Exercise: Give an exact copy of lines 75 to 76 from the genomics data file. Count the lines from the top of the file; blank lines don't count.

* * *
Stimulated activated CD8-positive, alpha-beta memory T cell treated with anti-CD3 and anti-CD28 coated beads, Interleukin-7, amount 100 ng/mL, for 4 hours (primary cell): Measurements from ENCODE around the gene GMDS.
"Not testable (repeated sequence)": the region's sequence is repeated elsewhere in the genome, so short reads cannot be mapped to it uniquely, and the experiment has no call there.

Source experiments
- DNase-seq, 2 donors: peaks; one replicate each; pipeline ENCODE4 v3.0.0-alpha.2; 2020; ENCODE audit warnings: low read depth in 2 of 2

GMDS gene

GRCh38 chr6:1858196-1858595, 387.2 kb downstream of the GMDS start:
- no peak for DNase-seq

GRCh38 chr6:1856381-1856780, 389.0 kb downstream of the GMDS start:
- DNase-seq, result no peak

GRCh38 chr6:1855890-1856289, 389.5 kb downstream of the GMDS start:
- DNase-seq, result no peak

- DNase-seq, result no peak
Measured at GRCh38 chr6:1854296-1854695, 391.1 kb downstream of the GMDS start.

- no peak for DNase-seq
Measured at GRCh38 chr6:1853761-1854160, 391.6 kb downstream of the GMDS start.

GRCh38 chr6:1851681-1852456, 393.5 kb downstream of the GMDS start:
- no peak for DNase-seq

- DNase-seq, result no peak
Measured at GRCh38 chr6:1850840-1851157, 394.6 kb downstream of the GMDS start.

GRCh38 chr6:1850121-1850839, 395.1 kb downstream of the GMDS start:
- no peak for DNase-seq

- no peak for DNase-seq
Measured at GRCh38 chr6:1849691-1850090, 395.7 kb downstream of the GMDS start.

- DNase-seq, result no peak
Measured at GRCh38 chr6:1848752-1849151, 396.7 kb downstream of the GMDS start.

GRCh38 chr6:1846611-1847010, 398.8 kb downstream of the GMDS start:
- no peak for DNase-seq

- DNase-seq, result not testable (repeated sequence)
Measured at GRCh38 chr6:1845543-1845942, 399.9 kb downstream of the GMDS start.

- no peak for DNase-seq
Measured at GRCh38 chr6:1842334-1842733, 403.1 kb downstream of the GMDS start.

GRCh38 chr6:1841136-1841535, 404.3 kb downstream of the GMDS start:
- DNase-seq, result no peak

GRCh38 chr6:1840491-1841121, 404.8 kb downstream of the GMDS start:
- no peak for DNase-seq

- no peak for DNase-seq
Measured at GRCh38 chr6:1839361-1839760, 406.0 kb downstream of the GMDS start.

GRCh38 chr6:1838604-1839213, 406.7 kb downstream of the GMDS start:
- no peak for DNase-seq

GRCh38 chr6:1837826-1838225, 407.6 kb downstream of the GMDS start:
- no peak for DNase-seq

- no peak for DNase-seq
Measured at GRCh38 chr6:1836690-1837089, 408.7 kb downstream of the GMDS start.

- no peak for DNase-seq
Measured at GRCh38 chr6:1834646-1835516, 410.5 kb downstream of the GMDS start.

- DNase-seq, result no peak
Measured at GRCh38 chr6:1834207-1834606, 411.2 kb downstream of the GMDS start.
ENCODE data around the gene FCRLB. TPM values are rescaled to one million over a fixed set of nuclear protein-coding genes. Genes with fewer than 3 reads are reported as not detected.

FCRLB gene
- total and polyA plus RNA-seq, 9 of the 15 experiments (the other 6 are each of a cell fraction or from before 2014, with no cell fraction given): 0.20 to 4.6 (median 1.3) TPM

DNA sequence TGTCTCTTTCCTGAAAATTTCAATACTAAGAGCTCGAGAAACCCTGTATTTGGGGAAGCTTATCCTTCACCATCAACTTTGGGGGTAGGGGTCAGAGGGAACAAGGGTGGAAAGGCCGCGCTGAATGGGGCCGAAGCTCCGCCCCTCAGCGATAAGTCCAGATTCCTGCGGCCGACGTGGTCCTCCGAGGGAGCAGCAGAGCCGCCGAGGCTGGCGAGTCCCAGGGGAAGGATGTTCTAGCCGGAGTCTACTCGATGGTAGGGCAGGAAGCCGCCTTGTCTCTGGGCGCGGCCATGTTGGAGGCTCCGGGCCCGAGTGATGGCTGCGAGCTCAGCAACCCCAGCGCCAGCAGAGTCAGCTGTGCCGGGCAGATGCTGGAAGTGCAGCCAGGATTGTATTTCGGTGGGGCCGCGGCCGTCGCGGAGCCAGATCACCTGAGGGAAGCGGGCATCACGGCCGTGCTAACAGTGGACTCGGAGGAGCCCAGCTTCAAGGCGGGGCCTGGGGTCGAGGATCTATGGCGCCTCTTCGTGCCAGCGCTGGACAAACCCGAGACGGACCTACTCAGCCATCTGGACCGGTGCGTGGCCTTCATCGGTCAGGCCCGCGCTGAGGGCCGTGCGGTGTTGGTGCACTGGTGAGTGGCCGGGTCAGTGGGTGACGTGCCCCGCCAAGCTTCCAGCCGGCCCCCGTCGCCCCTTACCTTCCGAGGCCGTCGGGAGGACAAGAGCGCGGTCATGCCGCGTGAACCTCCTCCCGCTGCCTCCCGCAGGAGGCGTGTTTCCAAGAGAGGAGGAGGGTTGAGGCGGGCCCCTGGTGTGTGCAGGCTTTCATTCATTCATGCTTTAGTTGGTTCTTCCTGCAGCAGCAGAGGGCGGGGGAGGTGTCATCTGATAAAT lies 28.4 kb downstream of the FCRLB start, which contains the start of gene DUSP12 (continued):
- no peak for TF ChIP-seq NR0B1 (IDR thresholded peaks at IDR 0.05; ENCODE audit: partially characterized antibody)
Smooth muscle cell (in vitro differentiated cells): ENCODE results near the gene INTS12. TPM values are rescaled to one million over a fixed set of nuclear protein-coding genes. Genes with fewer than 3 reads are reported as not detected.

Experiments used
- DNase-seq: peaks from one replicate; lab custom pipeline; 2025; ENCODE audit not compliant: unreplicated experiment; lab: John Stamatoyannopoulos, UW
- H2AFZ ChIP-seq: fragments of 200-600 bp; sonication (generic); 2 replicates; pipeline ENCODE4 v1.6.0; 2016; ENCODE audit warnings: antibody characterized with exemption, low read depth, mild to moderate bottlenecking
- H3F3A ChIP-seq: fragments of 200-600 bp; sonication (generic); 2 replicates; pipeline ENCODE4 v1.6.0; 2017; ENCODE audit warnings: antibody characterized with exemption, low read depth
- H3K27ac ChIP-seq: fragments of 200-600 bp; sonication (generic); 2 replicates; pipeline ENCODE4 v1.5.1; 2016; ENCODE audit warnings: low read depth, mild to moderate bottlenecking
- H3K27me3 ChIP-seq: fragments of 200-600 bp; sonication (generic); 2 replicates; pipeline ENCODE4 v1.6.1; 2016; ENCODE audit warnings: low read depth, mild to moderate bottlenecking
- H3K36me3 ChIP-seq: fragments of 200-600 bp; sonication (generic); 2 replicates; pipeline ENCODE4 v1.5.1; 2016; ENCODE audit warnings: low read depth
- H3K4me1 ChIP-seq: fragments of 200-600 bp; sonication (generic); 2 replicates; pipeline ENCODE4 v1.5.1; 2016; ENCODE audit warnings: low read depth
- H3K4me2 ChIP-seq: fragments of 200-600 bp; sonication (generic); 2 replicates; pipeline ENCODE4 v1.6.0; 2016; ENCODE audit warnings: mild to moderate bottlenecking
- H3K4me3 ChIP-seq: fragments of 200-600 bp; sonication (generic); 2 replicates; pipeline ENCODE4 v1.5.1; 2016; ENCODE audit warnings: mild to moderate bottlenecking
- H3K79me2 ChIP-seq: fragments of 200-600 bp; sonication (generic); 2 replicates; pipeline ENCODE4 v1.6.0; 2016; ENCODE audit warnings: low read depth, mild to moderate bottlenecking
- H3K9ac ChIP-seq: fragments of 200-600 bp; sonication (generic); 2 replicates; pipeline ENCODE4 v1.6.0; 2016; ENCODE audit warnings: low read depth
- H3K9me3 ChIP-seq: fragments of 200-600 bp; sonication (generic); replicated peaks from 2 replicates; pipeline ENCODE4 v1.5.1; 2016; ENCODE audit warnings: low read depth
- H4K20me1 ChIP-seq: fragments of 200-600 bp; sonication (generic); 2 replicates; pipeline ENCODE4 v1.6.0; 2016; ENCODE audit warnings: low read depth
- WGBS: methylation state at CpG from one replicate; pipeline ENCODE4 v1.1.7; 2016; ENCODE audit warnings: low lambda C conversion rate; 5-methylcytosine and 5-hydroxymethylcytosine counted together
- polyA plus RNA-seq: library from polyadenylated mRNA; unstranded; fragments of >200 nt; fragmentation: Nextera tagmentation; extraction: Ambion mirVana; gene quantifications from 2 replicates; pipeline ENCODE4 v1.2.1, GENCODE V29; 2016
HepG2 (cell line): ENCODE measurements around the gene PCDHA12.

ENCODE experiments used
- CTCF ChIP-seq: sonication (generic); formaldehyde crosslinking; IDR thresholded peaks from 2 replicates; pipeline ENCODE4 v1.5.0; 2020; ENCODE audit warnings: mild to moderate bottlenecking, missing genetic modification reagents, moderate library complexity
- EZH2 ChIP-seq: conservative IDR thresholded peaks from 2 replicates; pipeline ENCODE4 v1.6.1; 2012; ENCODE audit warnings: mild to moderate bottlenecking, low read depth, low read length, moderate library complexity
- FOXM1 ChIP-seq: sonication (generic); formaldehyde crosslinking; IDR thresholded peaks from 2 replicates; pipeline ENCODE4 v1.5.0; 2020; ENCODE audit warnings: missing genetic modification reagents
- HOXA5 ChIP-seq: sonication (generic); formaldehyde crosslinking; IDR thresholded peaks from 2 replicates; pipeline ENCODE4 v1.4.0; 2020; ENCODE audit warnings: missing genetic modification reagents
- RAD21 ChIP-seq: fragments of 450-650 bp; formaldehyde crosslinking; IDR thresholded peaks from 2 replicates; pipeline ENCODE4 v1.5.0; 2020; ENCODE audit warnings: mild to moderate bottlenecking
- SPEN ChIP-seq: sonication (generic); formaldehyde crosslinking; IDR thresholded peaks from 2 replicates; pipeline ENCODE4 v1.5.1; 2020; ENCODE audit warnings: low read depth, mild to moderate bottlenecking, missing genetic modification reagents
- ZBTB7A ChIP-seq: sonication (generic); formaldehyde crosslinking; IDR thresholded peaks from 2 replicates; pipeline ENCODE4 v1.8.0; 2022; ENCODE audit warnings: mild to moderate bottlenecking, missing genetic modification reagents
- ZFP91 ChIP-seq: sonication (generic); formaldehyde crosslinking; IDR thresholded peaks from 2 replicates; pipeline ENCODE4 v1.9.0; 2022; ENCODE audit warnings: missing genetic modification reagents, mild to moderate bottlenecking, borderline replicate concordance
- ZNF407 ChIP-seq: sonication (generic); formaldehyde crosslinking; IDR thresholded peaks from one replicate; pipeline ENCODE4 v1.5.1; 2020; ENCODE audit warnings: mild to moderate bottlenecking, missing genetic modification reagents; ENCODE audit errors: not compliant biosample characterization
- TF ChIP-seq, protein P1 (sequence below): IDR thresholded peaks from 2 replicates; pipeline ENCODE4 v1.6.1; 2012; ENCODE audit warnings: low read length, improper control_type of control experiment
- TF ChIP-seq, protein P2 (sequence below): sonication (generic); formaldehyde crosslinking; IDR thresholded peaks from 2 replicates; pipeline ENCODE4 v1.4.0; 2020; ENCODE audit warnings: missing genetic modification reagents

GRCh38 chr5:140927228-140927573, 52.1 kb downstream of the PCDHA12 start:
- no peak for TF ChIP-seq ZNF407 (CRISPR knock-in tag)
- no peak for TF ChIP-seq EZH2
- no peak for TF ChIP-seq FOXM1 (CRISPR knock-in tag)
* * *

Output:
- HOXA5 ChIP-seq: sonication (generic); formaldehyde crosslinking; IDR thresholded peaks from 2 replicates; pipeline ENCODE4 v1.4.0; 2020; ENCODE audit warnings: missing genetic modification reagents
- RAD21 ChIP-seq: fragments of 450-650 bp; formaldehyde crosslinking; IDR thresholded peaks from 2 replicates; pipeline ENCODE4 v1.5.0; 2020; ENCODE audit warnings: mild to moderate bottlenecking